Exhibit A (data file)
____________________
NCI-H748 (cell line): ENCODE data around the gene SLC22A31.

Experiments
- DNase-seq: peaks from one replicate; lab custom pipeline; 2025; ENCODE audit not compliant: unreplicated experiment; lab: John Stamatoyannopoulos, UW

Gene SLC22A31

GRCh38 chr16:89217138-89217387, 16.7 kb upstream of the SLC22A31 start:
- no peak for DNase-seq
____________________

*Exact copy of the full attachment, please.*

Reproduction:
NCI-H748 (cell line): ENCODE data around the gene SLC22A31.

Experiments
- DNase-seq: peaks from one replicate; lab custom pipeline; 2025; ENCODE audit not compliant: unreplicated experiment; lab: John Stamatoyannopoulos, UW

Gene SLC22A31

GRCh38 chr16:89217138-89217387, 16.7 kb upstream of the SLC22A31 start:
- no peak for DNase-seq